It takes an average of five years to close a business in the UAE because of inadequate insolvency laws.
UAE's insolvency laws delay business closure up to five years
It takes an average of five years to close a business in the UAE because of inadequate insolvency laws, according to a senior adviser for the World Bank. The Government needs to create an insolvency regime to make the legal process easier for companies unable to continue trading, said Dahlia Khalifa, the senior strategy adviser for the Doing Business 2010 report, which analyses the process of operating businesses across the globe on behalf of the World Bank's International Finance Corporation. The report reveals it also costs UAE company owners an average of 30 per cent of the value of their estate to close their business.
"In the UAE, because there is not a very strong insolvency regime, there are actually very few companies that go through the insolvency process," Ms Khalifa said at an event in Dubai to discuss the results of the Doing Business 2010 report. "What needs to be addressed is the creation of an insolvency regime so companies can go through a very clear process to resolve issues if there are any criminal obligations or results that come from filing for bankruptcy."
The UAE planned to introduce a "couple of reforms" to insolvency legislation, said Abdullah Nasser Lootah, the secretary general of the Emirates Competitiveness Council (ECC), set up by the Government in May to improve the country's global competitiveness. Despite the global financial crisis, there have been very few insolvency cases in the UAE. Under UAE law, if a company does not make payments to creditors for 30 days it must, by law, declare it is insolvent, or face charges of bankruptcy by negligence, which is a criminal offence.
Legal structures also exist for companies after they declare insolvency, with courts able to appoint trustees to manage a bankrupt firm, as well as being able to adjudicate on agreements between creditors and troubled companies to resolve their financial distress. The establishment of committees to represent creditors and an improvement in the efficiency of courts dealing with insolvent companies were among measures the UAE could implement to improve insolvency legislation, said Mrs Khalifa.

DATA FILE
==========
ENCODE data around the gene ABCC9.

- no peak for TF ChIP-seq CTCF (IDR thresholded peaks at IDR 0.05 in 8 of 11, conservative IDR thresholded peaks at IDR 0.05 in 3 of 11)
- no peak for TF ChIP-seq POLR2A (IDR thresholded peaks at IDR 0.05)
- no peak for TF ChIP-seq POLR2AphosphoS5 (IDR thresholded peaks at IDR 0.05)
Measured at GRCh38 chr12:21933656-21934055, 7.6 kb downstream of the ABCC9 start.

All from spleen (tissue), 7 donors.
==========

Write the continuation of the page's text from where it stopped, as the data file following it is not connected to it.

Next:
The UAE ranked 143rd in the report, published last month, for ease of closing a business. However, it rose from 47th to 33rd among 183 economies worldwide in terms of the overall ease of doing business. The country ranked as one of the world's 10 most active economic reformers, thanks to improvements in the areas of starting a business, dealing with construction permits and trading across borders. But the UAE also needed to improve legislation on the enforcement of contracts, with the country only ranking 134th for the ease of enforcing contracts.
"We are still analysing the findings of the report but there are highlights and lowlights that have been shown up, and we are working to make sure we can turn the lowlights into highlights in time for the next report," said Mr Lootah. email@example.com